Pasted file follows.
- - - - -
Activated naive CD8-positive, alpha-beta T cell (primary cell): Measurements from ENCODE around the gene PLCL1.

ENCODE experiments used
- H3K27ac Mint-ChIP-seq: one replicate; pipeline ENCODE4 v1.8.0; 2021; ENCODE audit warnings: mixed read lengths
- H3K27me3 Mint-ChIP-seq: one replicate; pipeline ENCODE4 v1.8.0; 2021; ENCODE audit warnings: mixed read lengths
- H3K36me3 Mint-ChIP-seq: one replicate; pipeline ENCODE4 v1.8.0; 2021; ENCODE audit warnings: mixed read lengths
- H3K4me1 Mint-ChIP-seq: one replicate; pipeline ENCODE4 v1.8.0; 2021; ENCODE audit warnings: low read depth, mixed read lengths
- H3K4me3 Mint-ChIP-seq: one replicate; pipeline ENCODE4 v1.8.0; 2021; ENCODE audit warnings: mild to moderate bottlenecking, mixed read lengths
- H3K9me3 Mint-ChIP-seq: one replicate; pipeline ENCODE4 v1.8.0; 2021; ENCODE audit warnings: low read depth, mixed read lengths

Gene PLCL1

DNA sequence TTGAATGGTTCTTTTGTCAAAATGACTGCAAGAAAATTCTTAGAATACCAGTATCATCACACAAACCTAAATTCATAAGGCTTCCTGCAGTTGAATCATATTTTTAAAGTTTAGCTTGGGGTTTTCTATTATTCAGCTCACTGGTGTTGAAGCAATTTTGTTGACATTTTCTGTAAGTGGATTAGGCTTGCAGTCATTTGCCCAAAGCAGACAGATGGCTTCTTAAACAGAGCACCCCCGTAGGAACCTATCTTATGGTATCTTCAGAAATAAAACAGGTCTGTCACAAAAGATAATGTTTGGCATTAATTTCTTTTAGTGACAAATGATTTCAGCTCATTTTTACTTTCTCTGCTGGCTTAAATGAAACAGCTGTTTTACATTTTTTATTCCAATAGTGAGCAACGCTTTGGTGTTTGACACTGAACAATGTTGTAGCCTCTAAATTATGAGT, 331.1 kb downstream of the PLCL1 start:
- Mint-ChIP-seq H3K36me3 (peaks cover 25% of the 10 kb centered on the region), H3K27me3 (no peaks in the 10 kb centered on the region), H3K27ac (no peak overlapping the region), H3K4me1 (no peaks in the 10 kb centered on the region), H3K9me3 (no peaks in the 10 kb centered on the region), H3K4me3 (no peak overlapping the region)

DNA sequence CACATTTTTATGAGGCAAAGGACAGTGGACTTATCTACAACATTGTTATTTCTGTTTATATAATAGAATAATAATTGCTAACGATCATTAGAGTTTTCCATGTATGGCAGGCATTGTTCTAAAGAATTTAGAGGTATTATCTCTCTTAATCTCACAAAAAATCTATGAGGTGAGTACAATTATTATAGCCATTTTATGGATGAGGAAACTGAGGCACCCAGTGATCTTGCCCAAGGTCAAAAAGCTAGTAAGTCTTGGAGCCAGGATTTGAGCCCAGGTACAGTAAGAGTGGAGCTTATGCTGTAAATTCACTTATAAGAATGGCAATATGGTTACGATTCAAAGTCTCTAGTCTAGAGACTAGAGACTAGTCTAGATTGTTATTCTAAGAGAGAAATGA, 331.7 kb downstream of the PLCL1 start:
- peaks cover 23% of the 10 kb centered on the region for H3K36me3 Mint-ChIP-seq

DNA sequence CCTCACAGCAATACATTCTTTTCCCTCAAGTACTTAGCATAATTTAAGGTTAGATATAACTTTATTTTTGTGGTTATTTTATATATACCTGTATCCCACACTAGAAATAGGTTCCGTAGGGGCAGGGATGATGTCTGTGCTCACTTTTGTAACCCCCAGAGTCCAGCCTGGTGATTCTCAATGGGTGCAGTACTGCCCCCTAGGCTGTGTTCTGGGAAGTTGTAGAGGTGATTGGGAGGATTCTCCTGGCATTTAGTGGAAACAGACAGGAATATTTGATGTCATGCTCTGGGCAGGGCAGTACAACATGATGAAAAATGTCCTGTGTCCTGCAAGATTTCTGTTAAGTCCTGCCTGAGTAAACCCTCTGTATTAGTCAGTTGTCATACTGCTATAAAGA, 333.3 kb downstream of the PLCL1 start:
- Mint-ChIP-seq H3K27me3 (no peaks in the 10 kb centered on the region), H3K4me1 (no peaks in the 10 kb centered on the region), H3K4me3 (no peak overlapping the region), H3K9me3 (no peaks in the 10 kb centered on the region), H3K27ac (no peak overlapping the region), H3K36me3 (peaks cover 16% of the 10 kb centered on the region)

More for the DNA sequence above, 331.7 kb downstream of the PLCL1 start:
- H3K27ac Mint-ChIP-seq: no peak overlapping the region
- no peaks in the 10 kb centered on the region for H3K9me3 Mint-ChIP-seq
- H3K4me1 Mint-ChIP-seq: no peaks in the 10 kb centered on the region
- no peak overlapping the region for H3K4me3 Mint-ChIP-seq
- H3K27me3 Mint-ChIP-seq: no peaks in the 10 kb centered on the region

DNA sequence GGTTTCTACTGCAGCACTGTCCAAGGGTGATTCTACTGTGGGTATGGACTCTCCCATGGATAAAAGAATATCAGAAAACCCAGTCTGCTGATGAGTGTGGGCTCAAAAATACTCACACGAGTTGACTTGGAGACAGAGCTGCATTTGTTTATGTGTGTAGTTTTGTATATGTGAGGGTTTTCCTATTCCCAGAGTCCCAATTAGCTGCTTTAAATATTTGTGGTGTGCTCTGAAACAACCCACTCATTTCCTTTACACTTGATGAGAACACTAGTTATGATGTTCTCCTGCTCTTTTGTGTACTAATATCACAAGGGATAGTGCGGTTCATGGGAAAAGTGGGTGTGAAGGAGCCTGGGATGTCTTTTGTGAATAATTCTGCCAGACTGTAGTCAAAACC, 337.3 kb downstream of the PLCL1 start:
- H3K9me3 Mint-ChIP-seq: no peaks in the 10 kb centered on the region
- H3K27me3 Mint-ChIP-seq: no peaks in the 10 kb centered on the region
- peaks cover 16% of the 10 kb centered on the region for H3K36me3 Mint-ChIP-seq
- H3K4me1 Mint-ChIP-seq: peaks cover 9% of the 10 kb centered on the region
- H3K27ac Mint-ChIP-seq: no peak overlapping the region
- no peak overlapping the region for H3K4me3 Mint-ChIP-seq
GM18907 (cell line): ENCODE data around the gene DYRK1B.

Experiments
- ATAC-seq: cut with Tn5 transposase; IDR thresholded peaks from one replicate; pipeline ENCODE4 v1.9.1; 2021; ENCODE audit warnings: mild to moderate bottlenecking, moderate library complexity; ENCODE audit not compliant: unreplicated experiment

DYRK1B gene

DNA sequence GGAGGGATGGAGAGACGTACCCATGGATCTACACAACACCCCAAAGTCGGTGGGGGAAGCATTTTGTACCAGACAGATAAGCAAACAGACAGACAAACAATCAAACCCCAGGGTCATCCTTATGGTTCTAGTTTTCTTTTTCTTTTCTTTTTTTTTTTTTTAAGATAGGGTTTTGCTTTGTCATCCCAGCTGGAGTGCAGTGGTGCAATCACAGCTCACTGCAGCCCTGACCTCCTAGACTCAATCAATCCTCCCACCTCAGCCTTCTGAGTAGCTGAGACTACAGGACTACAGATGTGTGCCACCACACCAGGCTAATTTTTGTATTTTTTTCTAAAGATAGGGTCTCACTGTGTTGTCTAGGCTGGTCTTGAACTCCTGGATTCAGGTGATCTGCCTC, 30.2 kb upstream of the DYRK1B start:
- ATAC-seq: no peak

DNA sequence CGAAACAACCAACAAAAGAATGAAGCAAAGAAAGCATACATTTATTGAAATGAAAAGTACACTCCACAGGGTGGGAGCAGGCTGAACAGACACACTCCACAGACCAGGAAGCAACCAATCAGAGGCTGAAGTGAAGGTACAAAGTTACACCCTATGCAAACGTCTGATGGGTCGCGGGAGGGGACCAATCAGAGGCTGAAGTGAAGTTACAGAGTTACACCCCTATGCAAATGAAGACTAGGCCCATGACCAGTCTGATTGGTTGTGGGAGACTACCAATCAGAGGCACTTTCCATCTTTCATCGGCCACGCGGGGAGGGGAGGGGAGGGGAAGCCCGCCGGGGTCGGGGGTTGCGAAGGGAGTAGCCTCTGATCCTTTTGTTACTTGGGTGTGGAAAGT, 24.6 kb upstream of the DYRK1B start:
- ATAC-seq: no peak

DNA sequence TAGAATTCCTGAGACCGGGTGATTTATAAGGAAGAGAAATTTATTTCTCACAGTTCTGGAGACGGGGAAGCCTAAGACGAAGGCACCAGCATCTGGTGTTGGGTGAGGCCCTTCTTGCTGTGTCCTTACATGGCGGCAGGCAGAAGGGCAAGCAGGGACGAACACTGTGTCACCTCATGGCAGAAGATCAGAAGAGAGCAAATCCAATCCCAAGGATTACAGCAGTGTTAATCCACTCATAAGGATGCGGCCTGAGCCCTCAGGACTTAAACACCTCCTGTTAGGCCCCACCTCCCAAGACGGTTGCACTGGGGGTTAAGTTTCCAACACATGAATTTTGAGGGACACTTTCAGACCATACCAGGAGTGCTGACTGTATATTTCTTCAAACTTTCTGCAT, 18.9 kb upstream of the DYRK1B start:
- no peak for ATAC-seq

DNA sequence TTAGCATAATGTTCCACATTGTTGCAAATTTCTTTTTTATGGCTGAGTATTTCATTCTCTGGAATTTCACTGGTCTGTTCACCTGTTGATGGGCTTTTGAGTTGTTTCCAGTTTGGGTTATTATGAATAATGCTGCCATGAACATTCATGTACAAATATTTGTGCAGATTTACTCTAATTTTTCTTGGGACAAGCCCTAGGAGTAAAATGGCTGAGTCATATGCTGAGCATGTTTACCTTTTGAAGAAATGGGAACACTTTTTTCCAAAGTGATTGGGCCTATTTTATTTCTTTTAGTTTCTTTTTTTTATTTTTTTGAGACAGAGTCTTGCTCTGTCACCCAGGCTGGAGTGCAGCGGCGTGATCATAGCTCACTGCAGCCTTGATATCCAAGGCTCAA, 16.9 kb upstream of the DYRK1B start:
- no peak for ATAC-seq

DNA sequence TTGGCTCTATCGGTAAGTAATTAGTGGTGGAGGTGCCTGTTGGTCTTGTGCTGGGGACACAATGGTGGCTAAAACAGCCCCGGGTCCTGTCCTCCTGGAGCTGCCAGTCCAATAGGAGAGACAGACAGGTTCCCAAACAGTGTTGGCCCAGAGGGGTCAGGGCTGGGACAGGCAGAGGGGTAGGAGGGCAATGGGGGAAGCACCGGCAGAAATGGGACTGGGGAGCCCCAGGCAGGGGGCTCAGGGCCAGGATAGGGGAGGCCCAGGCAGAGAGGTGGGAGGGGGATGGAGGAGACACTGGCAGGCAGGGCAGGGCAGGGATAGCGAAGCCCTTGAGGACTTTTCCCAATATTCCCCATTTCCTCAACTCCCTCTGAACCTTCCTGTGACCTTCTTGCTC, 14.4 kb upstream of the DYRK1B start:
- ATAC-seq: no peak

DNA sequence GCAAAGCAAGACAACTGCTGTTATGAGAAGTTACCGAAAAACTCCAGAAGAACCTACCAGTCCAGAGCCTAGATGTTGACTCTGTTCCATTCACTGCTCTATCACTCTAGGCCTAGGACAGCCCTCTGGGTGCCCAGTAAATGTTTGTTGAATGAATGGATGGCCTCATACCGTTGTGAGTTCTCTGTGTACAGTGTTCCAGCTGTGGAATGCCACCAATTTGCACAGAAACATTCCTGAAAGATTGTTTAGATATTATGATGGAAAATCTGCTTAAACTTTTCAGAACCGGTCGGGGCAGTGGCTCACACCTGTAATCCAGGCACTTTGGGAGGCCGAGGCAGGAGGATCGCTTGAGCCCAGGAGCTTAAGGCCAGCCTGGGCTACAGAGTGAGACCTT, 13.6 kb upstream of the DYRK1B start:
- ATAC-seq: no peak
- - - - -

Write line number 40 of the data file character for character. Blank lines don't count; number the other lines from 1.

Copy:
- no peak for ATAC-seq